This blog post was contributed by Cecília Aguiar (ISCTE-IUL).

We all want to do better for children and their families. We all aim for inclusive education. Because of that, multiple initiatives, projects, actions, and agencies for the promotion of inclusive education emerge across Europe. Some organizations and projects actually cross the borders of countries, allowing us to think and learn together, sharing experiences and knowledge.

 

A European project

Have you heard about the European Agency for Special Needs and Inclusive Education? And have you heard of its Inclusive Early Childhood Education project? This project has made several contributions to the field. However, I focus on one: the Inclusive Early Childhood Education Environment Self-Reflection Tool [1].

Available in over 20 languages, this tool was designed for early childhood education professionals – those with classroom-level responsibilities and those with coordination responsibilities – assuming that an inclusive environment is built within teams and involving the entire educational community.

It raises questions that enable early childhood professionals to reflect, individually or in groups, on various dimensions of the early childhood education environment that may facilitate or hinder participation and involvement (e.g., social environment, physical environment, materials, communication, etc.). Thus, it can support in-depth individual and institutional self-assessment.

 

An example: Is there a family-friendly environment?

Among various dimensions, this tool invites us to consider the extent to which the environment is family-friendly. Thus, to support reflection on this dimension of inclusive education, five important questions are proposed (p. 25):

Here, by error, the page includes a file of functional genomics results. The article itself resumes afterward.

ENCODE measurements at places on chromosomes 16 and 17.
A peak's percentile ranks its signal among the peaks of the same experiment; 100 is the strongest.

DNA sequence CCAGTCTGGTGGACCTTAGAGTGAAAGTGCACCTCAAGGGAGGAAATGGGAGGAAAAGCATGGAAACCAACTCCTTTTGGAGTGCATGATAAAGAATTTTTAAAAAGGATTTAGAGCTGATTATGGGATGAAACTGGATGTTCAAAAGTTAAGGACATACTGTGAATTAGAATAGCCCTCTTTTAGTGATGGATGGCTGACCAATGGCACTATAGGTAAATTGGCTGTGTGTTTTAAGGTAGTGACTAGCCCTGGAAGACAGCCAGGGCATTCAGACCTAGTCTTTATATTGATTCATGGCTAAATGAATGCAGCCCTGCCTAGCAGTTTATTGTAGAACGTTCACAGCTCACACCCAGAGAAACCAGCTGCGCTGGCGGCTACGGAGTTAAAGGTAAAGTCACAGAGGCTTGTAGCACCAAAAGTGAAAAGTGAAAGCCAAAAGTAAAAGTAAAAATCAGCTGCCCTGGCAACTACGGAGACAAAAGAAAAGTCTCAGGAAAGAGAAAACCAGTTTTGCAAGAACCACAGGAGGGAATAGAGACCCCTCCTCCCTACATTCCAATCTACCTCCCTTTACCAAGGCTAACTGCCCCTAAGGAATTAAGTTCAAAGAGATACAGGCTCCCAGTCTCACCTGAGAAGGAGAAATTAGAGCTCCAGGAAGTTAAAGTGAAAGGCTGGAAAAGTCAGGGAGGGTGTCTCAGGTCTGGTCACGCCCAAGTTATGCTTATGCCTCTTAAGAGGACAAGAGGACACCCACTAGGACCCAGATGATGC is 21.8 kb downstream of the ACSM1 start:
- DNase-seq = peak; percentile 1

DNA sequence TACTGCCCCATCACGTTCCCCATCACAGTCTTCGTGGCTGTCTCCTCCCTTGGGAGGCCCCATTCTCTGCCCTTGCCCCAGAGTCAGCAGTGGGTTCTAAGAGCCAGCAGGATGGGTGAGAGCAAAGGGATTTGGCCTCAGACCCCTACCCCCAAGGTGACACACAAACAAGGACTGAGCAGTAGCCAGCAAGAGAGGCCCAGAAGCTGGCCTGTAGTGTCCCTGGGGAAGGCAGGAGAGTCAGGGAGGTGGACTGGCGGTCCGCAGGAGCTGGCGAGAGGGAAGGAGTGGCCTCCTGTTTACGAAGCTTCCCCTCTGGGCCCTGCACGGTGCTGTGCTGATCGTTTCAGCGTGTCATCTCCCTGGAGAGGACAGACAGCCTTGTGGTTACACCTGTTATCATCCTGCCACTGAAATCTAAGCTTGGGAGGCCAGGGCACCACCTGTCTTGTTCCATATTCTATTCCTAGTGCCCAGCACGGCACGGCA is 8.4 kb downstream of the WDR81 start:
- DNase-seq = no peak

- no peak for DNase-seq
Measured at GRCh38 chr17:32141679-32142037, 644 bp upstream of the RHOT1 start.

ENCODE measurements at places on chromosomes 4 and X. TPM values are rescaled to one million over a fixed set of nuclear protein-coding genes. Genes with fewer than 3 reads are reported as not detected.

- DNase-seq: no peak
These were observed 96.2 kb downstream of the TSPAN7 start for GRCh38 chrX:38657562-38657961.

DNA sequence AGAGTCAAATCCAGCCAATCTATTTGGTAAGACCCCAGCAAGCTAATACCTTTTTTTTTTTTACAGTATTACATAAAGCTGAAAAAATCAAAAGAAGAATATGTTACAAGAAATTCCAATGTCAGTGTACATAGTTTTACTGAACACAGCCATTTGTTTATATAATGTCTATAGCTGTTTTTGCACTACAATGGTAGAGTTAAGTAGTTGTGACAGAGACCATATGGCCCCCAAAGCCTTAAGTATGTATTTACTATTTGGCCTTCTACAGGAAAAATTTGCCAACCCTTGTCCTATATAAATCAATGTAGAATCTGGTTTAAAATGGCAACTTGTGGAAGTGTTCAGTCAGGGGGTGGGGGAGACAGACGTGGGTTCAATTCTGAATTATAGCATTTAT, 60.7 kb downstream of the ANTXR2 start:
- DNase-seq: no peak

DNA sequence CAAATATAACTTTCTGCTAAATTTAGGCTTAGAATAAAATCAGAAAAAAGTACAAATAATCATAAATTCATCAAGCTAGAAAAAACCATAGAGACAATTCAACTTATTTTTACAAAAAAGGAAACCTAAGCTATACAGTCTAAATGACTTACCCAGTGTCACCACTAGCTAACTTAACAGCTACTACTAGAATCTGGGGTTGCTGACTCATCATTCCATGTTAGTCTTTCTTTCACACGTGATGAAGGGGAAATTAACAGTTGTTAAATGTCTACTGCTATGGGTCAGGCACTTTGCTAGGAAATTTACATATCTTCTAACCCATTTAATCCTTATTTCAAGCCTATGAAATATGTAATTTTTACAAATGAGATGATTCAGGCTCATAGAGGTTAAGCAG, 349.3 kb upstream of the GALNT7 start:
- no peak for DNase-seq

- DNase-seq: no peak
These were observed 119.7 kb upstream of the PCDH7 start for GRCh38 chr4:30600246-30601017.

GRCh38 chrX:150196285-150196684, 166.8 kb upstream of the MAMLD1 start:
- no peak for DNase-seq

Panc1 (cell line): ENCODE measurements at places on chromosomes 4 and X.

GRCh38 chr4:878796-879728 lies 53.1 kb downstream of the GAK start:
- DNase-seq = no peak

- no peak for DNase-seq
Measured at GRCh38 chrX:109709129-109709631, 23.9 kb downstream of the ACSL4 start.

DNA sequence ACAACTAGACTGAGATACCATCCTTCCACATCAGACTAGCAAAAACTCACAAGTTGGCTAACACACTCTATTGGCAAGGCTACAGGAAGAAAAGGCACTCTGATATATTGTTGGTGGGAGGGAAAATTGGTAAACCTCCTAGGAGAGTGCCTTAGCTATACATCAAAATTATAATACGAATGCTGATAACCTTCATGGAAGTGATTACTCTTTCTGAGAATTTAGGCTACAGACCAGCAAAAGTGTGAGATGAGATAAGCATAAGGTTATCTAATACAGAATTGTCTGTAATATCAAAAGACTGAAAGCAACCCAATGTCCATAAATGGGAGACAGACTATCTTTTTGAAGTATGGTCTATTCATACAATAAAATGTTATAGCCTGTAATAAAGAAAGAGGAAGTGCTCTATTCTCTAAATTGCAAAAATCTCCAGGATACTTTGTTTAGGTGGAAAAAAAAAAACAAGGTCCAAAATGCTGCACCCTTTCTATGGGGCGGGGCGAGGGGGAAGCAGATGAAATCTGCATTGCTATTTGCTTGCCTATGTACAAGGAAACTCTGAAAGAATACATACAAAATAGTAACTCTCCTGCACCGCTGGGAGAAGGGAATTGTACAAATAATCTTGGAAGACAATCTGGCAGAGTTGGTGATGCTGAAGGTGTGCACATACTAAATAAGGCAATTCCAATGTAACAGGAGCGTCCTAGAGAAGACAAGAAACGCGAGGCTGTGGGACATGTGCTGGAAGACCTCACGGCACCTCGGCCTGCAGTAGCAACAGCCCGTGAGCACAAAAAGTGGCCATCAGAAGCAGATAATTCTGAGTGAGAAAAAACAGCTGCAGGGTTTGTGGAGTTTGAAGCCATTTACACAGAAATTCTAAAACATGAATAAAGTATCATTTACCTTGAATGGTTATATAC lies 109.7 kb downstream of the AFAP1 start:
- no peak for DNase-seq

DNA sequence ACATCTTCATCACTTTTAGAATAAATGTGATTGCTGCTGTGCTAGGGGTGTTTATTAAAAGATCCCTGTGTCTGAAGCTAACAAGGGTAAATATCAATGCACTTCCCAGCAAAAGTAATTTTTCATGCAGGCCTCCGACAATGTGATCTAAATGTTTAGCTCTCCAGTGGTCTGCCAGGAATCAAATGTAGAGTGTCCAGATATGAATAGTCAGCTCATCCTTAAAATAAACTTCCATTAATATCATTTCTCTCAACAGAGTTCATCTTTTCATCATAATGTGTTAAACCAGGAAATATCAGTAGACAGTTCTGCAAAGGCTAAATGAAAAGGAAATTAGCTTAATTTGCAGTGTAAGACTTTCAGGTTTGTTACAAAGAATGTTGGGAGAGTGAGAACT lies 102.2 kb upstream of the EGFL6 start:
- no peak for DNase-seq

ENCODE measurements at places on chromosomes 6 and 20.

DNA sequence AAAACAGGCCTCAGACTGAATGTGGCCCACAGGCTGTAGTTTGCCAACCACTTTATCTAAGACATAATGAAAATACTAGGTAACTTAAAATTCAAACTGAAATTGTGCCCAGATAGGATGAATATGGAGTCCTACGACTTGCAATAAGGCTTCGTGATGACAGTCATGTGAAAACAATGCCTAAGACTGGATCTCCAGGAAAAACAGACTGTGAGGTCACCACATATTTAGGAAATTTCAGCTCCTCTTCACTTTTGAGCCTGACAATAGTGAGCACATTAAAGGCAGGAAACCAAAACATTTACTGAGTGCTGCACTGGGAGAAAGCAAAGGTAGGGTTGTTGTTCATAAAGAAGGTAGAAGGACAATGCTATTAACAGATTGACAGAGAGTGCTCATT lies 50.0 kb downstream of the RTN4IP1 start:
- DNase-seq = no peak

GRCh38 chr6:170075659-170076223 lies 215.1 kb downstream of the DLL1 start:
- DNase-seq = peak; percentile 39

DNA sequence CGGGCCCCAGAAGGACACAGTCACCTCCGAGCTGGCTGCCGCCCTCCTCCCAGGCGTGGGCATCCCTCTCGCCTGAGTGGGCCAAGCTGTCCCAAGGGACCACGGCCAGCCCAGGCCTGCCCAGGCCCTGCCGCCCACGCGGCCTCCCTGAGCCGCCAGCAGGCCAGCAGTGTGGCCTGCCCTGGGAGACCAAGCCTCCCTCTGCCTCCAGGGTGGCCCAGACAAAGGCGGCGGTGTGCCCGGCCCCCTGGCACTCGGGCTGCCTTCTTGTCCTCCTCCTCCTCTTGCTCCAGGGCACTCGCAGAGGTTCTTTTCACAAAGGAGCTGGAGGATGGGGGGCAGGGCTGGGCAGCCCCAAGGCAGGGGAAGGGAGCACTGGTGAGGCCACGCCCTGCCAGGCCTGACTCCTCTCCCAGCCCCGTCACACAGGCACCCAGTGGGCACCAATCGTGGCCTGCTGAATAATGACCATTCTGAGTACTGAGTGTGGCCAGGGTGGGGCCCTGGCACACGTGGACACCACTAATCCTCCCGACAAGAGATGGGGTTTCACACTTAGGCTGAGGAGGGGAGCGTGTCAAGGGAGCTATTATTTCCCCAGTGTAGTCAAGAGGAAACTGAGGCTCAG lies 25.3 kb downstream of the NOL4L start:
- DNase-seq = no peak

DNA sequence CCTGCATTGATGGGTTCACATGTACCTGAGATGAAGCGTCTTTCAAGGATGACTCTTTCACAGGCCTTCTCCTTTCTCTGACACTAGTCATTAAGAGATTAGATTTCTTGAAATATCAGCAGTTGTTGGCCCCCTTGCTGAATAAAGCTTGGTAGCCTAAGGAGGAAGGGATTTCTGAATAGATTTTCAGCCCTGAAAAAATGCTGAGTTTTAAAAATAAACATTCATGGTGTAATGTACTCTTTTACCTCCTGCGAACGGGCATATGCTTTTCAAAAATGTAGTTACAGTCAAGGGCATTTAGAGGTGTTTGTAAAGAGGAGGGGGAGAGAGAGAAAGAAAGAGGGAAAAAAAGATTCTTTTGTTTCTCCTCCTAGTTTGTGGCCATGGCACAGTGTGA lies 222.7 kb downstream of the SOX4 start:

Do parents feel welcome and are they invited to take part in the setting’s activities?
How is a trustful relationship with families developed?
Are parents well-informed about everyday activities?
How are parents involved in decision-making about their child’s learning, development and support needs?
How are parents involved in planning, implementing and monitoring their children’s engagement and learning?

Faced with these questions, practitioners are invited to reflect, document, and illustrate their responses with examples of situations or activities. In the end, they are also invited to identify the necessary changes and to define priorities.

 

Finding additional strategies to support self-reflection

Of course, additional strategies can be used to support this reflection process. For example, when focusing on family-friendliness, it makes sense to listen to families (or families of children who have previously attended the setting) about their experiences and perspectives. In addition, involving a “critical friend” can be very enriching. A “critical friend” is someone who is trusted and offers an outsider’s perspective, asking provocative questions to support refection. In each early childhood education setting, practitioners or groups of practitioners will be able to think of the most relevant and feasible strategies to support critical reflection on the multiple dimensions of inclusive environment.

 

An invitation…

The beginning of a new school year is always a good time for a new challenge. Hence, we invite you to explore this resource of the project “Inclusive Childhood Education” and other projects of the European Agency. As always, we welcome your perspetives.

 

 

References

[1] European Agency for Special Needs and Inclusive Education. (2017). Inclusive Early Childhood Education Environment Self-Reflection Tool. (E. Björck-Åkesson, M. Kyriazopoulou, C. Giné e P. Bartolo, eds.). Odense, Dinamarca.

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Inclusive Environments: A Tool for Self-Reflection
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